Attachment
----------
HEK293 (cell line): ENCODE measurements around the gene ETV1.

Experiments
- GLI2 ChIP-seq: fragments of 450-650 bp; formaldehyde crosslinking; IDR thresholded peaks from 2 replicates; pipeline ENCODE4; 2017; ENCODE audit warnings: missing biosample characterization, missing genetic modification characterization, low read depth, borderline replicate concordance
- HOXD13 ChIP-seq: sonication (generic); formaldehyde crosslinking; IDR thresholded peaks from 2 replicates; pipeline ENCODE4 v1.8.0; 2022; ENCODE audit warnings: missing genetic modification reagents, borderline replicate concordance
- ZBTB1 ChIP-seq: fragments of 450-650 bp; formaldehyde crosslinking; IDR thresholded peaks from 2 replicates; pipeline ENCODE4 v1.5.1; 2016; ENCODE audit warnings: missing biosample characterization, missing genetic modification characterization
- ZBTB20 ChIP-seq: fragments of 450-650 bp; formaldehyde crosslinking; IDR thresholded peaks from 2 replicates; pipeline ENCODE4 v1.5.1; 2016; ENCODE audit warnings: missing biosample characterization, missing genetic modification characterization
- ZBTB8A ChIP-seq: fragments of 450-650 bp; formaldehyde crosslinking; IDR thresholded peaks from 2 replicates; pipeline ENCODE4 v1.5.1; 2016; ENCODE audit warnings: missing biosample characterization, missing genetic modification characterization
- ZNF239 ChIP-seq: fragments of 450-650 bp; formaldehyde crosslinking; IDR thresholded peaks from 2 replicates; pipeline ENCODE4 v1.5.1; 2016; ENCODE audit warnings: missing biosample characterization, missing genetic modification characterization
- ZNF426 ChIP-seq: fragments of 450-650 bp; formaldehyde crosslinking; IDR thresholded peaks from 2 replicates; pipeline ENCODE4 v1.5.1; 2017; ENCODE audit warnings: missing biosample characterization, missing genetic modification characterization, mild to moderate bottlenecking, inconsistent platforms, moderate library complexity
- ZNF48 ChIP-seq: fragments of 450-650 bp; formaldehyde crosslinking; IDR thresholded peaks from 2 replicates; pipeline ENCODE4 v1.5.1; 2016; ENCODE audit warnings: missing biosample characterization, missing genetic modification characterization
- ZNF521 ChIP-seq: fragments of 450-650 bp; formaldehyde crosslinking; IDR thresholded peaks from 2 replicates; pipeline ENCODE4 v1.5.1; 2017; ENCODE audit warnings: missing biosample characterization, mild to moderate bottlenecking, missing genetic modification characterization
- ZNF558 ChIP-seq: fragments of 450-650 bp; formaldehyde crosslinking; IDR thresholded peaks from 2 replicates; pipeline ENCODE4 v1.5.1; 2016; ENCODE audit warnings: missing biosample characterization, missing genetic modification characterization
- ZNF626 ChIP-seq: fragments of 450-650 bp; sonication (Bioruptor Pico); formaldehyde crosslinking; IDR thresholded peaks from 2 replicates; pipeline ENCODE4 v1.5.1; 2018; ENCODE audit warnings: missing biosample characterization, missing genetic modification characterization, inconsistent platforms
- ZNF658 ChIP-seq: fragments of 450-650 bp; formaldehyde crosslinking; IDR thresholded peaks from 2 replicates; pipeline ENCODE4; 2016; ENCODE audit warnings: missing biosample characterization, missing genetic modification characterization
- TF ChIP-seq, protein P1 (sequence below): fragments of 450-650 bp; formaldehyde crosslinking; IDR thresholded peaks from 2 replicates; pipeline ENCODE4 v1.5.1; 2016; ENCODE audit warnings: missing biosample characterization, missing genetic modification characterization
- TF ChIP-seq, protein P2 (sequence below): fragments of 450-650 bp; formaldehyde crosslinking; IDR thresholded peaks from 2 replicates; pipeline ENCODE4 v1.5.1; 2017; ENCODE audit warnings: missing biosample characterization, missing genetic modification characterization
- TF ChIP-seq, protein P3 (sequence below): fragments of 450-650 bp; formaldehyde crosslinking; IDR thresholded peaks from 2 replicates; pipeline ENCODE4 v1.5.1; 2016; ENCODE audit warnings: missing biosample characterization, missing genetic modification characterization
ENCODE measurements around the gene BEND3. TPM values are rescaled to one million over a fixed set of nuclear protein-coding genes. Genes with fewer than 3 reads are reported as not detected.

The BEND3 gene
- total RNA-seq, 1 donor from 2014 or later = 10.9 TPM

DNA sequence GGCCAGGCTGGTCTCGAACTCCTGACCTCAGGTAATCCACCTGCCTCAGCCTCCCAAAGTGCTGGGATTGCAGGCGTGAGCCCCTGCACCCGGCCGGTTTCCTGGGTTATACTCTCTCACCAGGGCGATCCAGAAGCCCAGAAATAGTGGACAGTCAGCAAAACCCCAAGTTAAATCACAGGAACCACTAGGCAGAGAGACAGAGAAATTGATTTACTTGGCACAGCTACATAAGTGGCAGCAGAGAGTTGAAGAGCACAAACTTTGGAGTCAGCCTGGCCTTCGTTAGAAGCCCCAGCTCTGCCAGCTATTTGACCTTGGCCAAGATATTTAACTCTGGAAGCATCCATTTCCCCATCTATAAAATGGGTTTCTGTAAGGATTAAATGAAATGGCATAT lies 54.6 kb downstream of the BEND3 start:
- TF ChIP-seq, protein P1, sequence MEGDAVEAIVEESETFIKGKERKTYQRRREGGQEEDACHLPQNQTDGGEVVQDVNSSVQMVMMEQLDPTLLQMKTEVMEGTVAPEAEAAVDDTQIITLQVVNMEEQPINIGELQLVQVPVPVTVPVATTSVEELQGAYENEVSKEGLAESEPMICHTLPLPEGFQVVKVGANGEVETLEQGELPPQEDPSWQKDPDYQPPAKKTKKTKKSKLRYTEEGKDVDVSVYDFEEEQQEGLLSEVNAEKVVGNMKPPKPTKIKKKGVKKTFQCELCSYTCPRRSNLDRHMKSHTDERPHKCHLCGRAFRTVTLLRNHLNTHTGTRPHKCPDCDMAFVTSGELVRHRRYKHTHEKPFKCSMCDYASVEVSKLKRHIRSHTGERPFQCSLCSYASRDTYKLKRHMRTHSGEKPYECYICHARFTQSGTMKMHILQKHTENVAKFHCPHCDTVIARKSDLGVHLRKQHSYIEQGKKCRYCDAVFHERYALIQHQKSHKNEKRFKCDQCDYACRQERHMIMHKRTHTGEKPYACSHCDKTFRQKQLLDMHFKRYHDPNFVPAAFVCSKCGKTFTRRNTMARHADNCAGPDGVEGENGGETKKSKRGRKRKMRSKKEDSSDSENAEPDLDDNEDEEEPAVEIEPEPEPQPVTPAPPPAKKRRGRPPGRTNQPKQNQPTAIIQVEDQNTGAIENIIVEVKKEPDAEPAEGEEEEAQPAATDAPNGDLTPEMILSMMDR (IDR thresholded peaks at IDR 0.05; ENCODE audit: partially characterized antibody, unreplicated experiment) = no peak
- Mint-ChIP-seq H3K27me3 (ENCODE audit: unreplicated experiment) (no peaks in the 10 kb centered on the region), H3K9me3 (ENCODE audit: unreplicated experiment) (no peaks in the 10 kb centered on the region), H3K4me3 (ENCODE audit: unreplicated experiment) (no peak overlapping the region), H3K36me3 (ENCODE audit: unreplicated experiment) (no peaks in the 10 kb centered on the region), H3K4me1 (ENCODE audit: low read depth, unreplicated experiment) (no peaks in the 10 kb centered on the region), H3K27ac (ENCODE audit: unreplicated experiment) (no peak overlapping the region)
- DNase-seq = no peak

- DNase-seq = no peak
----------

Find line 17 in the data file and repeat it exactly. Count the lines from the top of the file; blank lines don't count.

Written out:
- TF ChIP-seq, protein P3 (sequence below): fragments of 450-650 bp; formaldehyde crosslinking; IDR thresholded peaks from 2 replicates; pipeline ENCODE4 v1.5.1; 2016; ENCODE audit warnings: missing biosample characterization, missing genetic modification characterization